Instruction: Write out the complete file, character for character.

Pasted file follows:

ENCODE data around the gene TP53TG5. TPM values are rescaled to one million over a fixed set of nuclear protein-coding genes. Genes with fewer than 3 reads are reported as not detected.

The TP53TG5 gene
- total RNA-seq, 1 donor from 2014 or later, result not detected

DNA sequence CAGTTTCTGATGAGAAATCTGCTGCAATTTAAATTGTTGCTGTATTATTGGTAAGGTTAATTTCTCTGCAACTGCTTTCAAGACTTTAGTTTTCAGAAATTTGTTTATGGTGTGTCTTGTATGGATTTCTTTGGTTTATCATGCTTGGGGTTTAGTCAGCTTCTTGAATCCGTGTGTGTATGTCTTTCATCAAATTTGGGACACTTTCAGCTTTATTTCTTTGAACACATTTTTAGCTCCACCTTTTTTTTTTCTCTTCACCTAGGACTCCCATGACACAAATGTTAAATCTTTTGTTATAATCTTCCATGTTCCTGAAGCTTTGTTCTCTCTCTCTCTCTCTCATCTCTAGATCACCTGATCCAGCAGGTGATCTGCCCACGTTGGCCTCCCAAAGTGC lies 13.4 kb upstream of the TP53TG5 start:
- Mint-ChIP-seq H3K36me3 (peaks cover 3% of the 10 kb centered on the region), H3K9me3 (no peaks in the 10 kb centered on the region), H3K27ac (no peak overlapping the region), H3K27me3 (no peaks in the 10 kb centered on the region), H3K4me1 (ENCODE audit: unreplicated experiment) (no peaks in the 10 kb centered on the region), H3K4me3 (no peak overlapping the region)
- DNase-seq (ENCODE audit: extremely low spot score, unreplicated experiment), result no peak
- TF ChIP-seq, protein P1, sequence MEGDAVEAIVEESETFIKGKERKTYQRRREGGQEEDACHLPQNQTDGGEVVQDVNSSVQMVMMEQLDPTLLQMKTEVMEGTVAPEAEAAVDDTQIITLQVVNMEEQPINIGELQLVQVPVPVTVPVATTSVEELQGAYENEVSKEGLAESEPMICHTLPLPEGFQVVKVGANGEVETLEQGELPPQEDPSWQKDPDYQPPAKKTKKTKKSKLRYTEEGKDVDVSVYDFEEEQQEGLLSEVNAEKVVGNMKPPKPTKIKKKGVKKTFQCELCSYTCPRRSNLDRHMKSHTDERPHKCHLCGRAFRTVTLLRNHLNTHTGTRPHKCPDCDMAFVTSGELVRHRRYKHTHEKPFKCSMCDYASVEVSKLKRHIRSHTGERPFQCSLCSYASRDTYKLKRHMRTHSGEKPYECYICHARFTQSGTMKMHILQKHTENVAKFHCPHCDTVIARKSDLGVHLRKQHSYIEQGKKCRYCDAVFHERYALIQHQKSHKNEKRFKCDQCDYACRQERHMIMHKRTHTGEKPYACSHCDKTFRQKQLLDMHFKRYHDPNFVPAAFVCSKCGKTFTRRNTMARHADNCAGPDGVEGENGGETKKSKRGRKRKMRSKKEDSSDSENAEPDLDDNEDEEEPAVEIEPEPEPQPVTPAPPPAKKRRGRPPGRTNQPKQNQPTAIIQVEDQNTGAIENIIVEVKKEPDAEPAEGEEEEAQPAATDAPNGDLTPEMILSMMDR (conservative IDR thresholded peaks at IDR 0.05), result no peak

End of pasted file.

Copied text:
ENCODE data around the gene TP53TG5. TPM values are rescaled to one million over a fixed set of nuclear protein-coding genes. Genes with fewer than 3 reads are reported as not detected.

The TP53TG5 gene
- total RNA-seq, 1 donor from 2014 or later, result not detected

DNA sequence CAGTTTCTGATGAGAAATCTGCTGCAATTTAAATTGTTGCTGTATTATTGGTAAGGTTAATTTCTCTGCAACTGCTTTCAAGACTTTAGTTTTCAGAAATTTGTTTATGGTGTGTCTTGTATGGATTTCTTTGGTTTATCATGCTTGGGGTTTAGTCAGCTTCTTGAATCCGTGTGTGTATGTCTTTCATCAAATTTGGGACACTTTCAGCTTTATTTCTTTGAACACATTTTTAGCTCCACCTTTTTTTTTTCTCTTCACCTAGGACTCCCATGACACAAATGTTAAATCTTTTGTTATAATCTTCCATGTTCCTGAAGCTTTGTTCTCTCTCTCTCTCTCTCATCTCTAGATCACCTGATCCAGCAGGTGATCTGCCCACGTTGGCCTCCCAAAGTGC lies 13.4 kb upstream of the TP53TG5 start:
- Mint-ChIP-seq H3K36me3 (peaks cover 3% of the 10 kb centered on the region), H3K9me3 (no peaks in the 10 kb centered on the region), H3K27ac (no peak overlapping the region), H3K27me3 (no peaks in the 10 kb centered on the region), H3K4me1 (ENCODE audit: unreplicated experiment) (no peaks in the 10 kb centered on the region), H3K4me3 (no peak overlapping the region)
- DNase-seq (ENCODE audit: extremely low spot score, unreplicated experiment), result no peak
- TF ChIP-seq, protein P1, sequence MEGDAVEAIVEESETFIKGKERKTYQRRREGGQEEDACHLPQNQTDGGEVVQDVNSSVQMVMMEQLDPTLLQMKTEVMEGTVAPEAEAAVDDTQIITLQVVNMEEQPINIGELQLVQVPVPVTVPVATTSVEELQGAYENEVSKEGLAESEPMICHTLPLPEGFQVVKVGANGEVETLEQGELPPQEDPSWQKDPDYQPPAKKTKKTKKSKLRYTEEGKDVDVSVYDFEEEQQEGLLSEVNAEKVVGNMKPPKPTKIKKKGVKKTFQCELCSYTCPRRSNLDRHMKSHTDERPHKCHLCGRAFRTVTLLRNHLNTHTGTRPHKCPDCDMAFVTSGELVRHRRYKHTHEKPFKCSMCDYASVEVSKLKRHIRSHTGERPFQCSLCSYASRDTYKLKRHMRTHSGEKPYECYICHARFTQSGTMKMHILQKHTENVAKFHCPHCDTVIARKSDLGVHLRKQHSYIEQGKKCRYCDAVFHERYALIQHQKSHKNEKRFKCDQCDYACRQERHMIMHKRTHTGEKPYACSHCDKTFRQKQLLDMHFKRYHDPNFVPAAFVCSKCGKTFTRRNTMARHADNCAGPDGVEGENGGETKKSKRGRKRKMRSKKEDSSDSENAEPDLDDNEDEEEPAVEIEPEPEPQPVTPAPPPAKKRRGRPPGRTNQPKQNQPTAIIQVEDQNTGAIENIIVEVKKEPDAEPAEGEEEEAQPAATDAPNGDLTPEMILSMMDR (conservative IDR thresholded peaks at IDR 0.05), result no peak